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Reid: Boehner wasted a week on a 'futile political stunt' with 'Plan B'

Senate Majority Leader Harry Reid (D-Nev.) called Speaker John Boehner’s (R-Ohio) “Plan B” a “stunt.”

“We knew the so-called Plan B was no plan at all,” Reid said on the floor Friday. “It’s too bad Speaker Boehner wasted a week on this futile political stunt.”

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Boehner canceled a Thursday night vote to extend indefinitely current tax rates for income less than $1 million after it became clear Republicans didn’t have enough votes in their own party to pass the legislation. Boehner said it's now up to the Senate to consider a House-passed bill to extend all the Bush-era income tax rates.

"The House has already passed legislation to stop all of the Jan. 1 tax-rate increases and replace the sequester with responsible spending cuts that will begin to address our nation's crippling debt," Boehner said Thursday. "The Senate must now act."

Boehner and President Obama had been working on an overall deficit-reduction package, but Boehner decided to try to pass his Plan B as a fallback option when talks with the president made little progress. The two men were trying to avoid the “fiscal cliff,” which takes effect in January when Bush-era tax rates expire and deep spending cuts are triggered.

Reid said Republicans needed to come back to the negotiating table because they’ll need support from Democrats to pass a plan in the House.

“It’s time for Republicans to return to the negotiating table,” Reid said. “We’ve never left.

“This isn’t a game, this isn’t about scoring political points. It’s time for him to return to the negotiating table.”

Reid had been insisting since returning from the November elections that Boehner should hold a vote on the Senate-passed Middle Class Tax Cut Act, which would have extended Bush tax rates for 98 percent of taxpayers — those making less than $250,000.

“There is still time for Speaker Boehner to hit the brakes and avoid that cliff,” Reid said. “The only reason he hasn’t brought our bill to the floor sooner was because he knew it would pass.”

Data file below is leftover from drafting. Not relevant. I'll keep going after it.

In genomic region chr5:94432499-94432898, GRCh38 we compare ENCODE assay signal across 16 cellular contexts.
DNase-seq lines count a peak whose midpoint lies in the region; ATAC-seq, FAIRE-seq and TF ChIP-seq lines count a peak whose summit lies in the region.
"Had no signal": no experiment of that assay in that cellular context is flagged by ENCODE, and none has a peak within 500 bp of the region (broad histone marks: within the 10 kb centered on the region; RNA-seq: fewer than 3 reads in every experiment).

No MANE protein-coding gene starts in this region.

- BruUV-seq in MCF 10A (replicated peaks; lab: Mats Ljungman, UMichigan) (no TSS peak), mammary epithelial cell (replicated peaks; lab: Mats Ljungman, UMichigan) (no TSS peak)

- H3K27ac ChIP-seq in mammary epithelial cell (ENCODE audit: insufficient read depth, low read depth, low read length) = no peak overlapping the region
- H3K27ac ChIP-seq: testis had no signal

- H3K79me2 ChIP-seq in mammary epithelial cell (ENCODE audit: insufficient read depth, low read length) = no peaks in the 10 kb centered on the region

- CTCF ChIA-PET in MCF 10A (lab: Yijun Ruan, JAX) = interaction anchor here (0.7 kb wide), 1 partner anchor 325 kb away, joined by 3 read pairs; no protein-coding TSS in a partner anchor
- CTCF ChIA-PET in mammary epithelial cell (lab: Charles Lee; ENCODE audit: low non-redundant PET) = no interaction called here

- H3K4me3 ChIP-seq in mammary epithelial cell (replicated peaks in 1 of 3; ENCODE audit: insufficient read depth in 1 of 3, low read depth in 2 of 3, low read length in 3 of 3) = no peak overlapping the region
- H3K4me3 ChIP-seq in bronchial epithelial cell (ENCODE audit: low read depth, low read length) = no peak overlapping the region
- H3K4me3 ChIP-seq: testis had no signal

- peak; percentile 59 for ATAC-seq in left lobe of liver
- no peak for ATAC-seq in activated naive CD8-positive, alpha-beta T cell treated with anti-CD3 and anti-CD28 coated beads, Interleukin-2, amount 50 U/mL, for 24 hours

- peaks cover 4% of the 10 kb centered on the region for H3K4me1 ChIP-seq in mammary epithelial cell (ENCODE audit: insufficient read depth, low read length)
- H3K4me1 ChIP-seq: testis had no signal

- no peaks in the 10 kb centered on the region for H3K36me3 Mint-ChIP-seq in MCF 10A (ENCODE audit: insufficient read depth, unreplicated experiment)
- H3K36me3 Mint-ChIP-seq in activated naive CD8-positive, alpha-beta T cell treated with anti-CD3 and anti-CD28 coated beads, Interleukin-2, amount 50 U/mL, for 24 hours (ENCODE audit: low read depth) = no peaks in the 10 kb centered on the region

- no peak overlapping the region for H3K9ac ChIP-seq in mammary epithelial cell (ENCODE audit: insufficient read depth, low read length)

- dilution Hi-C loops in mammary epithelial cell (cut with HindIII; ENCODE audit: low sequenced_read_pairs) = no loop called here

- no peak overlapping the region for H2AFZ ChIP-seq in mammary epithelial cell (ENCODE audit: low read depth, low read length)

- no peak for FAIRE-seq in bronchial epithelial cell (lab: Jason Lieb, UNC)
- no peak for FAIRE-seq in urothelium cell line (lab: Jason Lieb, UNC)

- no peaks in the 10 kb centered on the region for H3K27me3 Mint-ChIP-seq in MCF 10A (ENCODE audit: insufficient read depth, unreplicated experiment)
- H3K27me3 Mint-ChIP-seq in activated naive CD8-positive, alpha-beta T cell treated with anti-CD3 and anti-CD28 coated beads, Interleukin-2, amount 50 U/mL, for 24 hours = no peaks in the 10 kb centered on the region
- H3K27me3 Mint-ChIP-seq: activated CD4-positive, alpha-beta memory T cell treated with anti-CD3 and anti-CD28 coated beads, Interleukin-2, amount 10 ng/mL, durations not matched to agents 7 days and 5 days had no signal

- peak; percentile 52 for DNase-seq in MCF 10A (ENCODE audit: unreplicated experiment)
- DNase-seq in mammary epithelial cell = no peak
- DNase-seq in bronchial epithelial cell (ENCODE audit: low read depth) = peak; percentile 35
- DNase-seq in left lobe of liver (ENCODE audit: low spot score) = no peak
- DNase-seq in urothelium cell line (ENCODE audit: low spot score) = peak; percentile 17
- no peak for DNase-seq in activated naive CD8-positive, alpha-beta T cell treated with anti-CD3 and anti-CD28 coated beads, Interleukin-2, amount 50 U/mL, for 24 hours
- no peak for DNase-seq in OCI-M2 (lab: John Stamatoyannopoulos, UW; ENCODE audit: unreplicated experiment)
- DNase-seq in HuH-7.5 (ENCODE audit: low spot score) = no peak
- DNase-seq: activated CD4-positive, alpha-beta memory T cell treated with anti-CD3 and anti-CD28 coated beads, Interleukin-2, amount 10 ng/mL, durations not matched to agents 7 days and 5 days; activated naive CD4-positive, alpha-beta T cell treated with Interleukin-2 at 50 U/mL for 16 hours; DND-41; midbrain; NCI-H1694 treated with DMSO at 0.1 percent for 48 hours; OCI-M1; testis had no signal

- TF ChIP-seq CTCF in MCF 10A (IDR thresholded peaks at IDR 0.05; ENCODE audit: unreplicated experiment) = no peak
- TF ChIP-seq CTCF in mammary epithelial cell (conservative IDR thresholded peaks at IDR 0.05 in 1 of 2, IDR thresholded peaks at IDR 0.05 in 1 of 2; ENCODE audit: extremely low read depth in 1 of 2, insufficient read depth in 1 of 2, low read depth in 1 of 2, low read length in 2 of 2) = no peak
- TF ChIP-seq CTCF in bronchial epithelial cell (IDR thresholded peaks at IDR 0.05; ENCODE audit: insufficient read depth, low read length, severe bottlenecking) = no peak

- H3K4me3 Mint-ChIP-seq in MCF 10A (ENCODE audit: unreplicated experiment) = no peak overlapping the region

In a news conference at the Capitol, House Minority Leader Nancy Pelosi (D-Calif.) also urged Boehner to get back to the negotiating table, in the wake of Thursday’s events.

“We have no right to walk out the door of Congress with no clear path to a resolution of this challenge,” Pelosi told reporters. “It's time to get back on track.”

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Pelosi and other House Democratic leaders said the least Boehner could do was bring up the Senate proposal to lock in tax rates for annual family income up to $250,000 a year.

“This House will say, 'yes, we believe,' to a bipartisan compromise bill,” said Rep. Chris Van Hollen (Md.), the top Democrat on the House Budget Committee. “And, we believe it will say yes to the Senate-passed bill that is already pending.”

“Plan B may have failed,” said Rep. Steve Israel (N.Y.), the chairman of the Democratic Congressional Campaign Committee. “It is time to get to plan C. Plan C is compromise, and plan C is comprehensive.”

Pelosi and Van Hollen also said that Boehner should not be concerned about having to rely mainly on Democratic votes to pass a “fiscal cliff” deal, noting that, as Speaker, Pelosi was forced to lean on Republicans to pass an Iraq war spending bill.

“I think Speaker Boehner should bring up a bill like that, that reflects that kind of balance and compromise just as Leader Pelosi did when she was Speaker of the House when it came to a bill that dealt with the Iraq war,” Van Hollen said.

Lawmakers are planning to return to work after Christmas in hopes of passing a deal before the end of the year.

Boehner has said he can’t allow a vote on the Senate plan because the Constitution requires all revenue-raising bills to originate in the House. Reid said Americans can see through Boehner’s “phony procedural” excuses.

— Mike Lillis contributed to this report.

— Published at 1:16 p.m. and last updated at 3:11 p.m.